Laurel twins are doubletrouble for opponents

By 
Joe Kusek
Thursday, September 15, 2022
Identical twins (from left) Gus and Will Robertus are captains for the Laurel football team. Photo by Joe Kusek

Identical twins (from left) Gus and Will Robertus are captains for the Laurel football team. Photo by Joe Kusek

The hair.

It is the easiest way to tell them apart when out of uniform.

“Mom wanted us to get haircuts for pictures but he said no,” said Gus Robertus, tossing a glance to his brother Will.

Will, older by two minutes, has the longer hair.

The identical twins share more than a mirror image.

Both are good students. Both are friendly with Gus a bit more talkative, which goes with his position on the football field. Both prefer country music with some rock and rap on their listening lists. They offer a firm handshake in greeting and both have worked for their father Sam’s landscaping business.

The two tried to switch places on a teacher in class. “It didn’t go very far,” they said almost simultaneously.

The brothers got their own bedrooms after older sister Zoey moved out of the home. The brothers plan to attend college but have not decided on a field of study.

The pair are also physical twoway starters for the Laurel football team. Will is the lone returnee on the offensive line while Gus plays quarterback. Both play linebacker on defense.

They offer more than physical skills on the field. Well respected by their teammates and coaching staff, they are also two of four captains selected for this season.

“Just their consistency,” said Laurel head coach Mike Ludwig of the pair’s strength. “You can count on them. I can count on them and their teammates can count on them.”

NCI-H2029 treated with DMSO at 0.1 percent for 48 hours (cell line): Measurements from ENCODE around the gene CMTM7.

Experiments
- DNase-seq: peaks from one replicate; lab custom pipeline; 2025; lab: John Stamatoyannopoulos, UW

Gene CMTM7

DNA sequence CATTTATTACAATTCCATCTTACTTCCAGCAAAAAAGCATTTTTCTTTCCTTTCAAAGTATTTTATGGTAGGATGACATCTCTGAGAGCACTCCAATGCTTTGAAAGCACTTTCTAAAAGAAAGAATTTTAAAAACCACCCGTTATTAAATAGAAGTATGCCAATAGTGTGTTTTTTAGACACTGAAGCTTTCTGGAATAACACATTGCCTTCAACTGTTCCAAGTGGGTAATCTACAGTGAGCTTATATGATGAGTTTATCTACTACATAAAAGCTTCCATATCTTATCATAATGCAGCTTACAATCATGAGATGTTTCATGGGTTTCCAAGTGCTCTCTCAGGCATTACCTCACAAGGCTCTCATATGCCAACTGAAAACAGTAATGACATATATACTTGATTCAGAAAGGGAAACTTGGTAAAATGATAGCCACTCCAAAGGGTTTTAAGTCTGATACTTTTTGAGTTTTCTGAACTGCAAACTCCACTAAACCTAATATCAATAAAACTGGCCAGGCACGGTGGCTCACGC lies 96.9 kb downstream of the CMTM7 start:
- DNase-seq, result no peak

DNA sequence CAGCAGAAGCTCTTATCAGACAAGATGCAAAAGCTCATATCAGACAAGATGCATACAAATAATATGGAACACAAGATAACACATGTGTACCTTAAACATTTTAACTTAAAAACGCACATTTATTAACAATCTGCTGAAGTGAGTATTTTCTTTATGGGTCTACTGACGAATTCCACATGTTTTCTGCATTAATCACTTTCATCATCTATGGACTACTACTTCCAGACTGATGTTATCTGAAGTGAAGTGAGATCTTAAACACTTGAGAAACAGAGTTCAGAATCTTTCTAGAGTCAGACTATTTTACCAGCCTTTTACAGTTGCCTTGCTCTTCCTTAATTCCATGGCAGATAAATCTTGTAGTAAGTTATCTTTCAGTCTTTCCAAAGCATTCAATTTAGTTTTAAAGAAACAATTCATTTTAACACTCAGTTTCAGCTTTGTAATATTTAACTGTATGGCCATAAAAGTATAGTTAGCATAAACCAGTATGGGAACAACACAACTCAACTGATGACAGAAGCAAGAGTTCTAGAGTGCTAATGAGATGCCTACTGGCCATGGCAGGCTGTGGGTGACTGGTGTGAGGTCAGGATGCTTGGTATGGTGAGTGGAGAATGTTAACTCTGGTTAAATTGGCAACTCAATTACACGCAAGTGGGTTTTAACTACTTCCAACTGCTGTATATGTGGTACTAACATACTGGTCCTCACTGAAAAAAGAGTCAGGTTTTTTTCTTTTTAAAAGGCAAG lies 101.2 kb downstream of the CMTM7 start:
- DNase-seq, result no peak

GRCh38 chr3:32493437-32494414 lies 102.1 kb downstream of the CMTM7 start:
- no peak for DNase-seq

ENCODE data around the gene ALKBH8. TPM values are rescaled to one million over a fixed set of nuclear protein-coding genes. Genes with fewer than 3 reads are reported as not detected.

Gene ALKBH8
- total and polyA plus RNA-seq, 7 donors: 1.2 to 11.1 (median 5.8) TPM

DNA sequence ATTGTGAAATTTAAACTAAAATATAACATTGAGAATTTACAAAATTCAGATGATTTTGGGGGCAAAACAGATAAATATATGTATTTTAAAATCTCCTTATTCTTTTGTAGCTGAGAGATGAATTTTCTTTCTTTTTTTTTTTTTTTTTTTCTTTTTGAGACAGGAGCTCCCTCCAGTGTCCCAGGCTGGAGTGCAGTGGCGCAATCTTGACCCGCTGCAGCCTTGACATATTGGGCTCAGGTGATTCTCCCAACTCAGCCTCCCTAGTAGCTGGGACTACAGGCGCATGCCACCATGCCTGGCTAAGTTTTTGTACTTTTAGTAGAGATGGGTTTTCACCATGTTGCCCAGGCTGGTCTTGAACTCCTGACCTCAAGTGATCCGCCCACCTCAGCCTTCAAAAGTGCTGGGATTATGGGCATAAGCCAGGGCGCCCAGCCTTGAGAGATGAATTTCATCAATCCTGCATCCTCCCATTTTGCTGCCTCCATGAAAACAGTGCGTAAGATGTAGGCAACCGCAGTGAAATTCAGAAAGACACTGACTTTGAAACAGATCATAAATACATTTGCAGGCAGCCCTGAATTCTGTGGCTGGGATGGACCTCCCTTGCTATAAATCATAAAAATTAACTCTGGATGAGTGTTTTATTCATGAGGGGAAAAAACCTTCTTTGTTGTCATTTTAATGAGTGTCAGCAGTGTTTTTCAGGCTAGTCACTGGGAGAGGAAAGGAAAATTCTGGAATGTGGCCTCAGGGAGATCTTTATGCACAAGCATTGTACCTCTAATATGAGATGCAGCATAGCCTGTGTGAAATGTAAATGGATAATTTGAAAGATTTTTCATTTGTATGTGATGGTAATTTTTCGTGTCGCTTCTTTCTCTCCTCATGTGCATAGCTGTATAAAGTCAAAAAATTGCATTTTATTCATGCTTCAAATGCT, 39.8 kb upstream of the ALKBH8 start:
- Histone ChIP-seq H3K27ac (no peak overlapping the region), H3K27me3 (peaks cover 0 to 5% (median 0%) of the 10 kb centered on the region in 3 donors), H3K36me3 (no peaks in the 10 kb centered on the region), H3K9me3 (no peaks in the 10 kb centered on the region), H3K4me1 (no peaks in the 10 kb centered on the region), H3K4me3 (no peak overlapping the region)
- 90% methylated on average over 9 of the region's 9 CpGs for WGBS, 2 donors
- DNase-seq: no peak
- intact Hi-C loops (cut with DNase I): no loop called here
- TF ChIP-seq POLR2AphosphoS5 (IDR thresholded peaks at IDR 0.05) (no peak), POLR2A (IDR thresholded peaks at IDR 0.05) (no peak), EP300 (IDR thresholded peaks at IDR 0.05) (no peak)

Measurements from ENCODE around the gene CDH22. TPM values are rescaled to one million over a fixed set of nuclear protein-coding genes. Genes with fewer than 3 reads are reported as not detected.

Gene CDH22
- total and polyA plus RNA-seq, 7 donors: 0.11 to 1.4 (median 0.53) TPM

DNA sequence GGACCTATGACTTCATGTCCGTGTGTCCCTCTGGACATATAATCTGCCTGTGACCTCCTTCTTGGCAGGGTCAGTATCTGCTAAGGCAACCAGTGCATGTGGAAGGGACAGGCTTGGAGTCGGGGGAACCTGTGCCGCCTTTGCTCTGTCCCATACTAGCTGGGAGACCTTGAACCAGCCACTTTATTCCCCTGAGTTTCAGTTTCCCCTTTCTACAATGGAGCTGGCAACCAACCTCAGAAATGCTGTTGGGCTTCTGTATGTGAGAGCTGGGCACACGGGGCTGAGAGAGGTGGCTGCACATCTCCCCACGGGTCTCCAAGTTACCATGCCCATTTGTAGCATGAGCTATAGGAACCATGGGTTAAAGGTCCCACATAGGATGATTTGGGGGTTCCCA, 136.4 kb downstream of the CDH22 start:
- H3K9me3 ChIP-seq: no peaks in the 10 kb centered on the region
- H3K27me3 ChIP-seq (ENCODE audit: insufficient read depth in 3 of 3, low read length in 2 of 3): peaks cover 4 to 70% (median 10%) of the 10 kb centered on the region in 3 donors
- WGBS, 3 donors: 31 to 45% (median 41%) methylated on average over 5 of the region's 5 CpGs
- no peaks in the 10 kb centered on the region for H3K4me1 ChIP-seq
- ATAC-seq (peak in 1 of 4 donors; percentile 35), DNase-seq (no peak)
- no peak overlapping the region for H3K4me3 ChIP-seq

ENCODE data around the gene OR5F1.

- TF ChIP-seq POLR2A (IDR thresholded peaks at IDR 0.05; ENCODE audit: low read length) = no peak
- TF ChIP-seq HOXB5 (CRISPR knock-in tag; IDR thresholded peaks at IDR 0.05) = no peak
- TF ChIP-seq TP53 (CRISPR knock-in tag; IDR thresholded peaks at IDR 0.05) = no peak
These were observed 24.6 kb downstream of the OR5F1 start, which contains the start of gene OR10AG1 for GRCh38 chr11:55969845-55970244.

And they have always been able to count on each other.

“You always have somebody around,” said Will.

“It’s like having a friend around. It’s good having a twin,” Gus added.

Will, a left guard, is leader on the Locomotives offensive line for an offense that had to replace nine starters from a year ago.

“Will, he knows more of the offense. He’s a bit more experienced,” said Gus. Gus is one of those who reaps the benefit, running the football behind his brother.

“He’s got a strong arm,” said Will of Gus. “When he goes, he hits the hole hard.”

Both share a penchant for contact.

“Depends,” answered Gus of preferring playing on offense or defense. “I like offense … but I do like to hit people.”

“I like the physicality of it,” Will replied.

Both stand 5-foot-9 with Will listed as 35 pounds heavier.

“I get his hand me downs after he grows out of them,” said Gus.

Their mother Sharon allowed them to develop their own identities.

“Mom tried to keep us different,” Will said.

“She never dressed us identical,” continued Gus.

Sharon Robertus made it easy for family and friends.

“Will wore red and Gus wore blue,” recalled Camden Johnson, long-time classmate and current teammates.

Not overly superstitious, the pregame preparation differs for the Robertus brothers.

Gus prefers to sit in silence before the game. “I like to prepare myself,” he said.

Will’s concerns are more sartorial.

“I always wear the same T-shirt under my shoulder pads. It’s a camp T-shirt,” he said.

Pause. “I wash it,” he added. While different, both have matching work ethic. Both put the time in during the summer in preparation for this season.

“Just getting better,” said Will. “I didn’t play a lot of defensive line last year, I have to keep working, And I’m blocking 10 times better.”

Gus had his own list. “A lot of things,” he said. “Being a leader, working on ball accuracy. You’re always trying to get better.”

After having them in class, Ludwig can identify each.

“In practice, it’s easier now to tell them apart,” said the head coach. “Before, I would see them in the hallway or in class, I couldn’t tell them apart.

“They’ve been around for a while, If I mess up, it’s on me.”

Both said the best part of football is “Hanging out with your buddies.” But both want to keep Laurel among the upper echelon of Class A teams.

“There is a lot of pressure,” said Will. “We have to work hard in practice. We have to keep the intensity high.”

Gus agreed. “Hard work,” he said of the key to 2022. “Team work, that’s a big one. If you’re not working as a team, you’re not getting anywhere.”

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